With Smith and McDowell both candidates to replace Almirola, it feels like FRM and SHR are intrinsically linked. And there is a good reason for that, as any decision by either team could directly impact the other. Should FRM decide to keep Smith and let McDowell go, then McDowell becomes a top candidate at SHR. Or if FRM allows Smith to exit, then it signals that the team plans to bring back one or both of McDowell and Gilliland — also a pending free agent — for the 2024 season.

The conundrum for FRM is that it has three talented drivers in the fold, but only two full‐time cars, with no plans to add a third. It’s a good problem to have, but it’s also one that needs a clear resolution. Keeping Smith in the Truck Series for another season isn’t tenable, nor is having McDowell or Gilliland drop down.

This puzzle also means FRM may have to deviate from how it typically sets course for the following season. Most years, team owner Bob Jenkins often waits until later in the year to finalize his driver lineup. This normally works because there often is no domino effect, with other teams waiting on FRM to make decisions. That isn’t the case this year.

All three of FRM’s current drivers have piqued the interest of other teams, and depending how things shake out elsewhere, they could have tangible options.

What happens with McDowell is particularly interesting. The veteran has shown loyalty to the team while delivering FRM’s most sustained success on the track. He isn’t easily replaceable. That would seem to be worth a multi-year commitment, but FRM hasn’t done that as McDowell has been on one‐year deals for the past few seasons. Would a multi-year offer and a chance to win on a consistent basis be worth him leaving the comforts of a team where he’s considered a lynchpin?

“He’d be a nice fit over there (at Stewart‐Haas),” noted one NASCAR team analyst, who requested anonymity because his team was not involved. “He’d deliver results for them while Stewart‐Haas gets a hungry driver who wants to show he can win. FRM has a puzzle on its hands it’s going to have to figure out soon.”

Gilliland has enjoyed a bit of a breakout season in his sophomore year, making few mistakes while maximizing every ounce of performance out of a car that doesn’t have a ton of speed. In fact, he’s actually outperforming his veteran teammate McDowell with an average finish that’s one position better while also posting two additional top 10s.

Such results haven’t gone unnoticed, especially considering a lack of sponsorship prompted FRM to unseat Gilliland out of his normal car full-time in favor of Smith. Through it all, Gilliland hasn’t publicly lamented his uncertain status, choosing instead to focus on maximizing what opportunities he does have.

“I think for me, I can feel confident right now that I’m happy with what I’ve done,” Gilliland said. “I feel like I’ve put in work and we’ve gotten the right people around us and, honestly, I’m very happy with how we’ve started this season. So at the end of it, it depends on how we finish the season, but if it ended right now, I’d have no regrets. If I have a ride or I don’t, I feel like I’ve done everything I can this year.”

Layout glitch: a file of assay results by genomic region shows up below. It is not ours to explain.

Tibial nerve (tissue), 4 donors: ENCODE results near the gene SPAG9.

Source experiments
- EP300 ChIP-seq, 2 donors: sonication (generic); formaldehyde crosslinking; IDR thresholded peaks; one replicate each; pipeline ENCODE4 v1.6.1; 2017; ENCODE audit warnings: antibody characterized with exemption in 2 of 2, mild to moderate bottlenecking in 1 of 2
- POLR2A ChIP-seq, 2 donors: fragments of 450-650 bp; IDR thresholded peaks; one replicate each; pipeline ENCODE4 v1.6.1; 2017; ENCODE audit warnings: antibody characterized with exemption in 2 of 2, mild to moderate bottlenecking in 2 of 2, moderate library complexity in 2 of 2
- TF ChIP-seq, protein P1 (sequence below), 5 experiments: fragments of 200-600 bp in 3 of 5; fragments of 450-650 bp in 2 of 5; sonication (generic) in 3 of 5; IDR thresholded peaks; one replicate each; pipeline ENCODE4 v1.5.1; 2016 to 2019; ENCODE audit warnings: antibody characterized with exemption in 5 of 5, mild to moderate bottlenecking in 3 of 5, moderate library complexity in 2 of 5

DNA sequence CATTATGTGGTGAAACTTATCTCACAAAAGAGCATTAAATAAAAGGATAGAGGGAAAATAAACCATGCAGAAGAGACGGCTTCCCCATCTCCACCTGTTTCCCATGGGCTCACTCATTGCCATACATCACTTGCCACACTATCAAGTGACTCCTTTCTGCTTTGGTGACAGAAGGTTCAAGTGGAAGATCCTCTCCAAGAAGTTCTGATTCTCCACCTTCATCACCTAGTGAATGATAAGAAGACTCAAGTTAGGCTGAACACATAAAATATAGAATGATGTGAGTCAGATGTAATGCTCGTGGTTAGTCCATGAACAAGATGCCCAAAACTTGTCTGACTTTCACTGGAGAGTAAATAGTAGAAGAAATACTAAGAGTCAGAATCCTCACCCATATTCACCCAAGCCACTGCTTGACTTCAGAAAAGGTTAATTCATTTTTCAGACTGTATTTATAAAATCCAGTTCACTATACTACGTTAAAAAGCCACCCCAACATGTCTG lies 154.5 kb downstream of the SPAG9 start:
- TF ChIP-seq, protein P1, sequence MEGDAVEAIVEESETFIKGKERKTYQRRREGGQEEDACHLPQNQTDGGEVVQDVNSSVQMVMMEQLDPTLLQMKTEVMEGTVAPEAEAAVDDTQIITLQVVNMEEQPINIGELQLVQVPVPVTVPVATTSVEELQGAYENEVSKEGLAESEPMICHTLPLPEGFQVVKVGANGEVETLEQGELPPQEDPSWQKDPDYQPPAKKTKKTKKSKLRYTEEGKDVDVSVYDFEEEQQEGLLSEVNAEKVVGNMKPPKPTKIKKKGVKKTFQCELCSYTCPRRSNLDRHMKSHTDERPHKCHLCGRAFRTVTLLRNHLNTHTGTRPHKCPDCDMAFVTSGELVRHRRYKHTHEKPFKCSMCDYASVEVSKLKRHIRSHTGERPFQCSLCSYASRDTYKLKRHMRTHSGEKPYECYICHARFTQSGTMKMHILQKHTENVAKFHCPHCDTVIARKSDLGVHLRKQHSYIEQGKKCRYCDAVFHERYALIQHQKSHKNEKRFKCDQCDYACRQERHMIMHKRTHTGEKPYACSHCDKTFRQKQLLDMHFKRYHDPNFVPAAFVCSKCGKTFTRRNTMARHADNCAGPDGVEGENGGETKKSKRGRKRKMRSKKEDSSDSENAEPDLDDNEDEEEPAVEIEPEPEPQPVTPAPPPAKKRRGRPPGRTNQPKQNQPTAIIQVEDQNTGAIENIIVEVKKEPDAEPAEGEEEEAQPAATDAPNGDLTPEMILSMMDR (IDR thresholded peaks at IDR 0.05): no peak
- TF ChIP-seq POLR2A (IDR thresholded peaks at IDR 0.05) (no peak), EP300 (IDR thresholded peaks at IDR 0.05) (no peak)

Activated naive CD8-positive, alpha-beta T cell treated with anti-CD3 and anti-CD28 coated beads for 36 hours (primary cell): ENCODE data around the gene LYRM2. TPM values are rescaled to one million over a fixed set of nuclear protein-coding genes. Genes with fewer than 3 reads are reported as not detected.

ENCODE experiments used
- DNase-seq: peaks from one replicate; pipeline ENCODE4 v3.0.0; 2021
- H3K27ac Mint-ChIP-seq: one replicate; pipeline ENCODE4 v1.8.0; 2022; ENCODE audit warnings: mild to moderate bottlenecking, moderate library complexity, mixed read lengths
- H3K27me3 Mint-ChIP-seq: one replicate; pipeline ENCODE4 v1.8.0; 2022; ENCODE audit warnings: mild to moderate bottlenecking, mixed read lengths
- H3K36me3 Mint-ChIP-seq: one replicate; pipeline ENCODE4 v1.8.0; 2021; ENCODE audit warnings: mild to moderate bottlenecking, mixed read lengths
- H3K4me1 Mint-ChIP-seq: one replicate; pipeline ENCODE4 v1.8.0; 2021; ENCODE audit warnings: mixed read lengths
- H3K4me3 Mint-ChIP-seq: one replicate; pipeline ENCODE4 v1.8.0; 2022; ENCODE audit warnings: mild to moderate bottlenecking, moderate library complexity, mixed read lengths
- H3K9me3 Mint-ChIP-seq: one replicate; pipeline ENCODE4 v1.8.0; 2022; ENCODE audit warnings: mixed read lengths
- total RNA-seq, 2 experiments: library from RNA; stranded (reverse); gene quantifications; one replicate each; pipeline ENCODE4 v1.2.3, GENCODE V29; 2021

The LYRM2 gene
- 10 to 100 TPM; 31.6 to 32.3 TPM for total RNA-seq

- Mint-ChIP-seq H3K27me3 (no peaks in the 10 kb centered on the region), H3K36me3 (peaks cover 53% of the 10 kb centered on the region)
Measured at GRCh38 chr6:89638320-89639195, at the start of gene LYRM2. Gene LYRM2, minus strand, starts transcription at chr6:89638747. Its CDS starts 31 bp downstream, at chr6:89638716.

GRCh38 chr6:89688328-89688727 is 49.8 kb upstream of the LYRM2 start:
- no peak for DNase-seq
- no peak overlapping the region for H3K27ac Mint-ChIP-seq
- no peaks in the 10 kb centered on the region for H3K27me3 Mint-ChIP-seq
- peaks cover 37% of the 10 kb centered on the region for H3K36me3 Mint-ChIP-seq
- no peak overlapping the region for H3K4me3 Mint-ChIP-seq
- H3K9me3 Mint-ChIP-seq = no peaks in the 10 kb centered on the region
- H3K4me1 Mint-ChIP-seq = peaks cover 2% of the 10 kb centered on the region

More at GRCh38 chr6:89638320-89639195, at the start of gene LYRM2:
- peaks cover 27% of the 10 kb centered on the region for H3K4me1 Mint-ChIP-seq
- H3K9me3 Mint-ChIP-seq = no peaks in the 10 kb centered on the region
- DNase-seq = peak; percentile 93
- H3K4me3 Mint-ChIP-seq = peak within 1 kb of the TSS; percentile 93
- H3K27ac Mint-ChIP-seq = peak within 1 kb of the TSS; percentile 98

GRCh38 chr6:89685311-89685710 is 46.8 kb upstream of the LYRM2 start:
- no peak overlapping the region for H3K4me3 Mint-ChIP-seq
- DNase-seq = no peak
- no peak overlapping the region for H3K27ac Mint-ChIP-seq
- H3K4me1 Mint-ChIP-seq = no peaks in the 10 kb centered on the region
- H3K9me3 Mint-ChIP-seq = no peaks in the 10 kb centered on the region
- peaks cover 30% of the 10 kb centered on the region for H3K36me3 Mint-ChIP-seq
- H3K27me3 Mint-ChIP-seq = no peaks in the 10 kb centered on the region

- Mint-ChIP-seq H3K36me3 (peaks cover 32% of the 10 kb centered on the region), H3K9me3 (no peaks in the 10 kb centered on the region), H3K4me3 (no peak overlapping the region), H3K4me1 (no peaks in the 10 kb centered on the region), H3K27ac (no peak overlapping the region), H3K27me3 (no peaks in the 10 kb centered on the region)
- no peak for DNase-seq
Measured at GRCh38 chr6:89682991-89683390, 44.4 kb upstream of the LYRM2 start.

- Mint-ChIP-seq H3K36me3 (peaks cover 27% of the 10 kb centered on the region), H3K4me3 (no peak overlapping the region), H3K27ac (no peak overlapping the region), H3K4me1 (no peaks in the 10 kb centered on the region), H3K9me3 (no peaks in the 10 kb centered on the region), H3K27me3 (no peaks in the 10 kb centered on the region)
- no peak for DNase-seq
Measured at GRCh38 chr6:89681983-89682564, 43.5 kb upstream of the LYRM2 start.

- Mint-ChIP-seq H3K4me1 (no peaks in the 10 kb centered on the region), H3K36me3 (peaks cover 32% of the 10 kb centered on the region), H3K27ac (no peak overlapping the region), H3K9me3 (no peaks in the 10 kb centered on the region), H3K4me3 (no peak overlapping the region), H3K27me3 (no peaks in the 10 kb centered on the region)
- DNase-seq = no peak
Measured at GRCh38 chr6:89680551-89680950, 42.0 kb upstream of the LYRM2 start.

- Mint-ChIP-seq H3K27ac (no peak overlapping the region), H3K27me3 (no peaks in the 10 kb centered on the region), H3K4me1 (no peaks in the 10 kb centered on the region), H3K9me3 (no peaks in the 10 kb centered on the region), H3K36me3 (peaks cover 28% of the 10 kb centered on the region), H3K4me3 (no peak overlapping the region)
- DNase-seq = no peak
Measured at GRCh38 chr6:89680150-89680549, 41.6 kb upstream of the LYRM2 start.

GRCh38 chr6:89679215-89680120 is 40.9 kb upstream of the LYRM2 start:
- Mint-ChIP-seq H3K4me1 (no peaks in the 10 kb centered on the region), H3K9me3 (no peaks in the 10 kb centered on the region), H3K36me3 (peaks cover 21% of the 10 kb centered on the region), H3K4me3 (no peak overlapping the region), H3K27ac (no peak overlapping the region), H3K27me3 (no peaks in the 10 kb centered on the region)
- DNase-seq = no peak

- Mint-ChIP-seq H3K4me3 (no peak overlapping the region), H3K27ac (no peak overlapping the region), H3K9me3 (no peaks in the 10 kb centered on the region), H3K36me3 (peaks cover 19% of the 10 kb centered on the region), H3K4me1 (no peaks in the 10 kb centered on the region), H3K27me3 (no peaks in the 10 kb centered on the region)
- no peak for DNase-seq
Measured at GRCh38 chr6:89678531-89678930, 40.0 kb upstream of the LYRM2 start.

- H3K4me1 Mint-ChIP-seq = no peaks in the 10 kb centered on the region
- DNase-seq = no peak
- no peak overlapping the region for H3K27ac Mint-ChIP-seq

The 23‐year‐old Gilliland has proven deserving of a full‐time ride at the Cup level. Whether he gets that chance at FRM or elsewhere remains to be seen. He said contract negotiations with FRM have not begun.

“Now, it probably starts sooner rather than later just with the whole situation that everyone is in; I think at this point there’s probably three guys for two seats,” Gilliland said. “But I would hope to start those (talks) probably sooner than later.”

Martin Truex Jr.

For the second consecutive year, Martin Truex Jr. is among the key figures in how Silly Season unfolds. This go-round, his status appears to have a little more clarity than it did at this time last year when the 2017 Cup champion was very much on the fence about whether to retire.

Now, all signs point toward Truex returning for a sixth year with Joe Gibbs Racing. He’s both running well and having fun, two “big” factors he said that will go a long way to impacting his decision to return or not.

“I’m having a blast,” Truex said. “The team is awesome and doing a really good job and we’ve been fast, and we’ve been in position to win some races, so it’s been good.”

A lot can change, obviously, but at this juncture, it should be considered shocking if Truex isn’t again driving the No. 19 JGR Toyota in 2024.

Denny Hamlin

The only reason Hamlin finds himself mentioned here is because his contract with JGR is up at the end of the season. All parties involved are working toward him inking an extension, but until that contract is signed, there is going to be some degree of doubt — after all, last spring it would’ve been near heresy to suggest that Kyle Busch would ever leave JGR and yet that’s exactly what happened.